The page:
Although I appreciate the effort Daniel put in the article, “toning” is probably misguided. A very important lesson of skepticism is that clarity is important because woo hides in imprecision and in the accommodation of ideas that are undeserving. Unfortunately, for many people clarity equals rudeness.

      The statement: “Most likely there is no god because there is no evidence for it or any other supernatural phenomena” is infinitely rude to a lot of people but couldn’t be more clear and correct.

      • highnumber says:

        Similarly, the statement “No, that outfit is not flattering to you,” may be clear and correct, and it may also be quite rude. How, when, and to whom it is said make the difference.

      • Somite says:

        That would be rude because it is an opinion and it would be a comment on someone’s personal tastes.

        Scientific and logic statements are not (or should not be) a subjective opinion.

      • highnumber says:

        No, it would not be rude because it is a matter of taste. To be concerned with whether my example can offer an objective truth is to miss the point. It could be rude if it was unsolicited or if it was not offered constructively, but in the context of speaking to a friend who is concerned whether he made the right wardrobe choice it is clear, correct (let’s say that we are talking about the cut of a suit that is inappropriate for his body type – the sort of fashion choice that those with any opinion on such a matter in a society are likely to share, so that in a sense it is correct), and not rude at all. How, when and to whom it is said makes all the difference.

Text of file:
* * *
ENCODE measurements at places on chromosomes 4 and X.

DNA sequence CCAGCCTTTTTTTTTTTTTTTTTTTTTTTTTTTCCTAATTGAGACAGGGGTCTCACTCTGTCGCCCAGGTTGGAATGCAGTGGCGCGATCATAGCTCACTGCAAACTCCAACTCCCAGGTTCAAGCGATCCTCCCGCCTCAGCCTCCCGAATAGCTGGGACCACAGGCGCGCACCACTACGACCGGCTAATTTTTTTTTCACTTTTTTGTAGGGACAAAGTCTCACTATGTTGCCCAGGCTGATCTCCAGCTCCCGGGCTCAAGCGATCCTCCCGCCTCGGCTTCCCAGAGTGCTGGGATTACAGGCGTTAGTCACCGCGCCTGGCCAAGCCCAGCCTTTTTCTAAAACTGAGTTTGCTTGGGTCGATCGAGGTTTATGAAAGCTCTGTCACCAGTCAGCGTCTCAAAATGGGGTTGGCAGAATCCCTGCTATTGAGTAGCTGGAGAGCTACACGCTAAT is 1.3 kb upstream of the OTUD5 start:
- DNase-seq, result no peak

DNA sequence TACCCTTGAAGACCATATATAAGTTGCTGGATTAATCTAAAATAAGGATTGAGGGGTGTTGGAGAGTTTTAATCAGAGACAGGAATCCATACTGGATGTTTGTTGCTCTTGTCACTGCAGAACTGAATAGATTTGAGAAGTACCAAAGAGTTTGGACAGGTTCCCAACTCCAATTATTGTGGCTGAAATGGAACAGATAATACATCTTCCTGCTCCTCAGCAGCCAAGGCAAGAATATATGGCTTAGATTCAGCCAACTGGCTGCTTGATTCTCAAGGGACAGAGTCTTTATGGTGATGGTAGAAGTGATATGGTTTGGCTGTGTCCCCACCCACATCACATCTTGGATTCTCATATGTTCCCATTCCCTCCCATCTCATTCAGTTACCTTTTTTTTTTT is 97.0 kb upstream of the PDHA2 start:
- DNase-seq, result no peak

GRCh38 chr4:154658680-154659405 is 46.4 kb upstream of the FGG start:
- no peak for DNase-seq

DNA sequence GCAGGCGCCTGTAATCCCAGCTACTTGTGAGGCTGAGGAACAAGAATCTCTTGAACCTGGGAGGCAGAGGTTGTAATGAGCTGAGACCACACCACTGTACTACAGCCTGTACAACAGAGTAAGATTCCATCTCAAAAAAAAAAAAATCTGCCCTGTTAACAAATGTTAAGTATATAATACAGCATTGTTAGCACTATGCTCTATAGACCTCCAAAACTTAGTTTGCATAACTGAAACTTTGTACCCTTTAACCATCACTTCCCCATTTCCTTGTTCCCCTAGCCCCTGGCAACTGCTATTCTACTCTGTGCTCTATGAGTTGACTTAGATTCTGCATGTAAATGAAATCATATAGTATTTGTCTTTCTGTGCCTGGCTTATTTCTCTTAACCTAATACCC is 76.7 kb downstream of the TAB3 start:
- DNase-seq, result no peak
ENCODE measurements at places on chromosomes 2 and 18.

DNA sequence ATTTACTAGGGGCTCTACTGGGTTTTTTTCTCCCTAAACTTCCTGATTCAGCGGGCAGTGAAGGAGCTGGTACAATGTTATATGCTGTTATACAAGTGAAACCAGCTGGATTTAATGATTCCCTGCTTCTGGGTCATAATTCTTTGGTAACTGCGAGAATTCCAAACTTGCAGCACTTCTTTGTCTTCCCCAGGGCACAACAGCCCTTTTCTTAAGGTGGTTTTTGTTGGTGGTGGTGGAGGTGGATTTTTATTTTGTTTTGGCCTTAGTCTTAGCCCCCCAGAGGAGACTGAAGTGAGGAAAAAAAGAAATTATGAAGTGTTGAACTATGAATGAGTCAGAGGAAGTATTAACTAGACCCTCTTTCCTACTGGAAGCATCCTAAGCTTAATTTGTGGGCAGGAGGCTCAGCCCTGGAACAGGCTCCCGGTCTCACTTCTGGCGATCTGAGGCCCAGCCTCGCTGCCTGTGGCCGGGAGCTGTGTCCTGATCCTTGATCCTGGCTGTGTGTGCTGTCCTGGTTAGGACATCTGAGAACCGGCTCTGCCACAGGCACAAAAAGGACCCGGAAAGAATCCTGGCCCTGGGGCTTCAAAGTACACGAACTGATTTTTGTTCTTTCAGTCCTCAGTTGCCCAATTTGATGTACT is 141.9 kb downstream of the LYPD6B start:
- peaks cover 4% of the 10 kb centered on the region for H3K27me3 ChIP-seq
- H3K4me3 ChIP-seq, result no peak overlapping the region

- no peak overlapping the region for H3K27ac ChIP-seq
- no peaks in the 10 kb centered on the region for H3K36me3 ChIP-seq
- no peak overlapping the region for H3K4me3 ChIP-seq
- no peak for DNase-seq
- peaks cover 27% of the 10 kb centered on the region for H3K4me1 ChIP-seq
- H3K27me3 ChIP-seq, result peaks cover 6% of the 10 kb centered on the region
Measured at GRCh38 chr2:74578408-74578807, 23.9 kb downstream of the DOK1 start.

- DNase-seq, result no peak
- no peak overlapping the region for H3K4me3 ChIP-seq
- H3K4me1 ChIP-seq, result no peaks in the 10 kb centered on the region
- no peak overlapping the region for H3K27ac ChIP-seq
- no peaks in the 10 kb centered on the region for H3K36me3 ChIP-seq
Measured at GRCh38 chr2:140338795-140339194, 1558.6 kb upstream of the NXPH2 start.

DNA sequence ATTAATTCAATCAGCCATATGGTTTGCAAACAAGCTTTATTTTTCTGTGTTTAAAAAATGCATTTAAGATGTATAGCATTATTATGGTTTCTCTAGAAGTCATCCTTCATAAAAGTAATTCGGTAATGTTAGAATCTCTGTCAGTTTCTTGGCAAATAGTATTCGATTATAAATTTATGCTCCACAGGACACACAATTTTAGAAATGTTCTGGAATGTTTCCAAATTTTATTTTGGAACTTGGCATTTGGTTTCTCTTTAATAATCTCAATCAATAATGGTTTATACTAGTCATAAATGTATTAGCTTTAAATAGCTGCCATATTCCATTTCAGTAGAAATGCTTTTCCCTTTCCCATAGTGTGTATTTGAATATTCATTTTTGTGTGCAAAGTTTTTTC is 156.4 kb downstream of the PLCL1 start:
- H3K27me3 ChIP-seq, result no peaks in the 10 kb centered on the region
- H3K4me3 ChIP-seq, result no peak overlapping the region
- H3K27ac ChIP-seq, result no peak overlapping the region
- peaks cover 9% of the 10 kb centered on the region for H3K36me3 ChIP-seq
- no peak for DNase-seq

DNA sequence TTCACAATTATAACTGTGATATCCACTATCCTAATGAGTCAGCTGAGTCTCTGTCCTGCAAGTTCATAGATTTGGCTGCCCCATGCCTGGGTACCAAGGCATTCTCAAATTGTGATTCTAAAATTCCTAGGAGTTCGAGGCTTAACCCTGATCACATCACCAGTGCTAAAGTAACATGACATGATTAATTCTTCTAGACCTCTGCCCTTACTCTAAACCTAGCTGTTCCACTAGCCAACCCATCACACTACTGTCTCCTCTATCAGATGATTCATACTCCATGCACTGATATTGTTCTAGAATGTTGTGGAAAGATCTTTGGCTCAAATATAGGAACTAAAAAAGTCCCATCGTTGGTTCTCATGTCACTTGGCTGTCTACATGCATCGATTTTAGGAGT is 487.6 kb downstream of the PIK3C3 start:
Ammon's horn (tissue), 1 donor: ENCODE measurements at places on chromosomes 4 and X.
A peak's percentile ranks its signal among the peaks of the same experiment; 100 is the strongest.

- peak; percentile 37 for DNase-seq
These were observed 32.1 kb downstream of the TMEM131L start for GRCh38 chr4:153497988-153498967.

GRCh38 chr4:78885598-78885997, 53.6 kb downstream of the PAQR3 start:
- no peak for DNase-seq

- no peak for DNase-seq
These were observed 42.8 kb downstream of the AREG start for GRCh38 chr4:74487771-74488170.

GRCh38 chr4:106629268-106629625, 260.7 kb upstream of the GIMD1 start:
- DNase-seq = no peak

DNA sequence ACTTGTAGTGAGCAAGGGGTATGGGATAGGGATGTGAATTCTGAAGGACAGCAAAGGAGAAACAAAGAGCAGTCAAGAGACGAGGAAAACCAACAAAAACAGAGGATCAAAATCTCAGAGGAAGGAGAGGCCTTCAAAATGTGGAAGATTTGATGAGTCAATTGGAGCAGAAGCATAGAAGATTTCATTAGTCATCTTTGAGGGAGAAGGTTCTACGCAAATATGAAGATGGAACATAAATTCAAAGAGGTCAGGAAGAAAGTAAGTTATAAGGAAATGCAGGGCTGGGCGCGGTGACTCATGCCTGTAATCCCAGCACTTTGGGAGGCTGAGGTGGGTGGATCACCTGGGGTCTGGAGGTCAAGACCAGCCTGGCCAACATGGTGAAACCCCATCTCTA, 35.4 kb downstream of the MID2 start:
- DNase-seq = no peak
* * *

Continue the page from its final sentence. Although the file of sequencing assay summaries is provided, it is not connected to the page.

• ikonografer says:

        actually, you’re mistaken: somite’s statement that “Most likely there is no god because there is no evidence for it or any other supernatural phenomena” is a statement regardings facts (or non-facts if you prefer). On the other hand, you’re statement that “no, that outfit is not flattering to you”, while i’m sure could under given circumstances find consensus (variables including what place or time period, etc), it’s a statement about someone’s opinion on aesthetic value-and not a statement about which it is even possible to actually be “wrong”, if you take wrong to mean factually incorrect, versus the quotidian use of the word, as when someone refers to an action by saying “dude, that’s just wrong!”

  11. Somite says:

    Another point is that the incivility argument is a red herring. In any group of people with any label there will be people with rude personalities. However, it would be incorrect to label the group based on the actions of a few.